On Balanced Scorecard

Ascendant Presenting on Nonprofit BSCs in the LBC

Posted May 9, 2014 4:11 PM by Mark Cutler

With Ascendant presenting at a conference in the L-B-C

It’s kinda easy for nonprofits to learn about the B-S-C

While we may be showing our age by paraphrasing Snoop Dogg lyrics, we did want to let everyone know that Ascendant and ClearPoint will be at the Association for Strategic Planning (ASP) Annual Conference in Long Beach, CA, May 12-14.

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The Balanced Scorecard Isn’t Just About Measurement

Posted January 5, 2014 4:45 PM by Mark Cutler

Just this past week, I was interviewing a client at a North American unit of a large international organization as part of a project to help align this unit with the Balanced Scorecard of its corporate parent, when the client made an interesting comment to me.

“I’ve been spending most of the past year working on the behavioral aspect of alignment within my sphere of control in the organization,” he said.  “So the timing of your work is good, we should start measuring now.” 

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Don’t Get Ahead of Yourself, Develop Measures Before Initiatives

Posted October 27, 2013 2:15 PM by Mark Cutler

In working with lots of mission-driven organizations to help build and implement their Balanced Scorecards, I’ve noticed a certain over-eagerness to invert the BSC development process by moving from development of strategic objectives to developing and implementing the set of strategic initiatives before settling on a set of strategic measures and then moving to initiatives.

After witnessing this desire to gloss over measures and dive right into initiatives a number times, I think I’ve figured out why organizations tend to do this and I want to warn against it.

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Practice Makes Perfect in Executing Your Strategy, Too

Posted February 22, 2013 8:30 AM by Mark Cutler

After reading a blogpost the other night stating that to become good at strategy requires practice, I just had to share it because I couldn’t agree more.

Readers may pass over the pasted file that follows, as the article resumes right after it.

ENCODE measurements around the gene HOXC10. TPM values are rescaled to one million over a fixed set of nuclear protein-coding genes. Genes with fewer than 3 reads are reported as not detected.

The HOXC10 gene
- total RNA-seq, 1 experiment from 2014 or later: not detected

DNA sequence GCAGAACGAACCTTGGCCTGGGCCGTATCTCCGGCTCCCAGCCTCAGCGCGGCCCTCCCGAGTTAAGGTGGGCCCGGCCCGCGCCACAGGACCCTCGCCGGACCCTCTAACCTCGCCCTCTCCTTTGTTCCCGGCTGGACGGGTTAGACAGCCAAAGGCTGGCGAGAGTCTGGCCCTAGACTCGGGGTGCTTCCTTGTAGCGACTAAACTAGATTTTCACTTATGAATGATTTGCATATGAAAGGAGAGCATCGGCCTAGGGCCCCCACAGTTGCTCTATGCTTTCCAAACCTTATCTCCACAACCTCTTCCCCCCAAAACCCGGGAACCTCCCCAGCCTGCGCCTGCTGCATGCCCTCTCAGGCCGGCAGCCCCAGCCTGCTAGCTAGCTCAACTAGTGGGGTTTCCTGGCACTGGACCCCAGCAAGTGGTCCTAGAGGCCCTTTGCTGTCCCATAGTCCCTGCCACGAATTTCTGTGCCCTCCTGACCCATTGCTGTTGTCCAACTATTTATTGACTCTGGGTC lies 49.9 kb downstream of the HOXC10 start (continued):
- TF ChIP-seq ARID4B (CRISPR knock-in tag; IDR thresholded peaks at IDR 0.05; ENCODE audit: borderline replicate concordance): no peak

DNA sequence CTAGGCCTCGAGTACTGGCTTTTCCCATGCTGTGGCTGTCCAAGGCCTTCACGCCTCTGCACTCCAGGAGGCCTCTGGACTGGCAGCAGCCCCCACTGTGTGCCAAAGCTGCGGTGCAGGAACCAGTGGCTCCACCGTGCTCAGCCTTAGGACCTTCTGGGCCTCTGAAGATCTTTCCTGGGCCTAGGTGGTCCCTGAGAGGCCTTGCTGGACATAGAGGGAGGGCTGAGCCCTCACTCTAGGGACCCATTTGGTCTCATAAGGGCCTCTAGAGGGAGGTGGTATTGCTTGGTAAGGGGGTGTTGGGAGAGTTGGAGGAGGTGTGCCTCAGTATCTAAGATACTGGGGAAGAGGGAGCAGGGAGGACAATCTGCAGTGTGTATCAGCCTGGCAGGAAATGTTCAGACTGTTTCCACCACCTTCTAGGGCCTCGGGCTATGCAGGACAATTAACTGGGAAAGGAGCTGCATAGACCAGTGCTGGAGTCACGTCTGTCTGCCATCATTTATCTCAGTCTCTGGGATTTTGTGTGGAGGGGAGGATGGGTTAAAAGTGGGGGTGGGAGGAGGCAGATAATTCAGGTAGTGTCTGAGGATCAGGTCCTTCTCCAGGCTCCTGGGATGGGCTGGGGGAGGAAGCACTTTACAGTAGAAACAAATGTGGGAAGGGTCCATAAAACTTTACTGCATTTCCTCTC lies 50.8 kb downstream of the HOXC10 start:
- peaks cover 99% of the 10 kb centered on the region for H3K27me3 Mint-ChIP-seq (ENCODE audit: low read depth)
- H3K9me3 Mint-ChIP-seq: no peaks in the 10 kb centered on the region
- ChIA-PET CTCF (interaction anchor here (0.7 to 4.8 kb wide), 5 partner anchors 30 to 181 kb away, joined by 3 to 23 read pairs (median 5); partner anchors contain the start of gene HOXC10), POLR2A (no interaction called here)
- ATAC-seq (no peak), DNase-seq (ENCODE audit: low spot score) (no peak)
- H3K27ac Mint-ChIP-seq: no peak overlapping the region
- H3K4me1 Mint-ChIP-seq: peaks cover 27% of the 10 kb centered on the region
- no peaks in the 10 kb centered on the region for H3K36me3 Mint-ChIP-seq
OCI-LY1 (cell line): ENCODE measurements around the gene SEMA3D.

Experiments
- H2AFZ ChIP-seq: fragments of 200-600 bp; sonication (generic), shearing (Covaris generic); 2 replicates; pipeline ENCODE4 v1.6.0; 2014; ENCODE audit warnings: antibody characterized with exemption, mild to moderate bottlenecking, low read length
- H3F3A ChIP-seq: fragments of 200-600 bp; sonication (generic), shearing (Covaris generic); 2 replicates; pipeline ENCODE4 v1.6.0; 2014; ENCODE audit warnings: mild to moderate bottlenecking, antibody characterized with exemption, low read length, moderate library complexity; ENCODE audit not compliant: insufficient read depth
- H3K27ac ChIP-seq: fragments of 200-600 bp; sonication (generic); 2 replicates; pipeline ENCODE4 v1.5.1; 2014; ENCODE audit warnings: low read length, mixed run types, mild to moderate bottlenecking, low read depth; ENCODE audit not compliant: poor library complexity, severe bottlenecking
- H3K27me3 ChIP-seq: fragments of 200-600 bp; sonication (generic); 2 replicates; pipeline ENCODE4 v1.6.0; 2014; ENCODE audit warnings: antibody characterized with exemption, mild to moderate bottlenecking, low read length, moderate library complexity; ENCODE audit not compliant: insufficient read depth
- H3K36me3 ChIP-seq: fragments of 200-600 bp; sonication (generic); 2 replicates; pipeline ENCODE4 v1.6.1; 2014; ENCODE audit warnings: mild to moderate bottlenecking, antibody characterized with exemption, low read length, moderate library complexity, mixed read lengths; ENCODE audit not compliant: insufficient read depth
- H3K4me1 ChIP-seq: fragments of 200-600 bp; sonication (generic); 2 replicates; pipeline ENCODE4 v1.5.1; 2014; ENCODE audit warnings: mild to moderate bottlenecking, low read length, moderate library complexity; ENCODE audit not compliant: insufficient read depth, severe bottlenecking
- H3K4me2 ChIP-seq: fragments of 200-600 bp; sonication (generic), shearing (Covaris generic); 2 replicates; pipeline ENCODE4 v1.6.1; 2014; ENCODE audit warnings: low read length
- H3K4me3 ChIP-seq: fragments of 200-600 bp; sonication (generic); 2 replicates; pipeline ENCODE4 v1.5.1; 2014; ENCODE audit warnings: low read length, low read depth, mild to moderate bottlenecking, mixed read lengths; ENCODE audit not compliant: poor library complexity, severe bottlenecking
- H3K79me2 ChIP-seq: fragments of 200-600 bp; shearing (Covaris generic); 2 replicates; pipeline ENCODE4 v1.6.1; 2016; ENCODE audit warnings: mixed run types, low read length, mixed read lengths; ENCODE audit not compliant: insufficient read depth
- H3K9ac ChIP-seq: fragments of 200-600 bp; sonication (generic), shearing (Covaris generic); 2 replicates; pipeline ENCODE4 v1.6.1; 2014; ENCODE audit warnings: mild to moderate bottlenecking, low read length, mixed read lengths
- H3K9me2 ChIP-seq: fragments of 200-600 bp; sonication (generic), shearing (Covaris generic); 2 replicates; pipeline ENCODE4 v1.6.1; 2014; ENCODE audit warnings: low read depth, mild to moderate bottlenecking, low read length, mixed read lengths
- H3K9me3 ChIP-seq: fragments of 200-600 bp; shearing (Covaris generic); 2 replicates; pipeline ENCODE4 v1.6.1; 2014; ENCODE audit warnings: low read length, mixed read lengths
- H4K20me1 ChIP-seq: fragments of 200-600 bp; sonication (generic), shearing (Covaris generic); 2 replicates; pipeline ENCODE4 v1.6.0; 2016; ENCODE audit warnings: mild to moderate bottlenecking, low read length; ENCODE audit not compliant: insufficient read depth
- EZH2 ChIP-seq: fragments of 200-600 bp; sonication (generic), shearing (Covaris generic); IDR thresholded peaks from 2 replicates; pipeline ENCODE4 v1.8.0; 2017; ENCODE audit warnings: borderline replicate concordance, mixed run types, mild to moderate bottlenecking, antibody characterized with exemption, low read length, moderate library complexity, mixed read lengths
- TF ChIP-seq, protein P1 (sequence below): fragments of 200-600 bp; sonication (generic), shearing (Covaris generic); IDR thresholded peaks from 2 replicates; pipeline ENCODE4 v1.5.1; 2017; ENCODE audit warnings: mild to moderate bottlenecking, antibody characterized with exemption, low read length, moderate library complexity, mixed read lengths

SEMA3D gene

The author, Roger Martin—dean of the Rotman School of Management at the University of Toronto—says that to be an “accomplished strategist” the first necessary element “is belief, the second is work, work, and work some more. This means making strategy choices, seeing how they work out and then learning from them.”  This is what we at Ascendant try to impart to our clients when implementing a strategy management framework like the Balanced Scorecard (BSC).

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You Thought Your Organization’s Business Model Was Broken? Talk to a Librarian

Posted February 14, 2013 2:52 PM by Mark Cutler

Way back before there was Wikipedia and search engines such as Google, Yahoo, AltaVista, Lycos, or even Ask Jeeves there were these quiet buildings in towns, cities, and schools across the country called libraries.  You may even remember being in one at some point if you are over 30 years old.

Anyway, the point of these “libraries” was to provide information in the form of books (and magazines and newspapers) to the general public – or students and faculty in the case of school and university libraries – basically for free.  And, acquire your collections through funding you received either from property taxes, tuition, or donors who understood the importance of maintaining free and open access to information.

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Dave Norton on Targets and Performance

Posted February 6, 2013 3:29 AM by Dylan Miyake

In my 15 years working with organizations on implementing the Balanced Scorecard, targets have always been a challenge.  While critical, targets (especially non-financial ones) are often a guessing game -- should we do last year plus 10%?  15%?  5?  No, wait -- what's our sector benchmark?  Should we go for best practice or average?  And how do we even make a target for that anyway?

I've seen (and even participated in developing) scorecards where fully half of the measures didn't have targets.  Or if they did, the targets were "baseline" -- code for we don't really know what the target is, so we'll punt this down the road a bit and see how we do.  And then make targets later.  Which, like many compromises, is sometimes the exact right thing to do.  And sometimes the exact wrong thing to do.

Fortunately, Dave Norton will be speaking at the Mission Possible:  The Mission-Driven Management Summit 2013 on targets.  In his presentation (which  I had the great fortune of previewing this week), he'll discuss the many different ways that organizations set targets, and present some tools which we can use to make the process of setting targets more transparent, and more importantly, more effective.

Not to spoil the presentation (which I assure you is great), but Dave focuses on two areas:  The BHAG target (big, hairy, audacious goal) which, ironically, is the lag indicator, and the driver measures that help you understand whether or not you are on your way to accomplishing your BHAG.  With examples from throughout the public and social sector, Dave makes a strong case for effective target setting.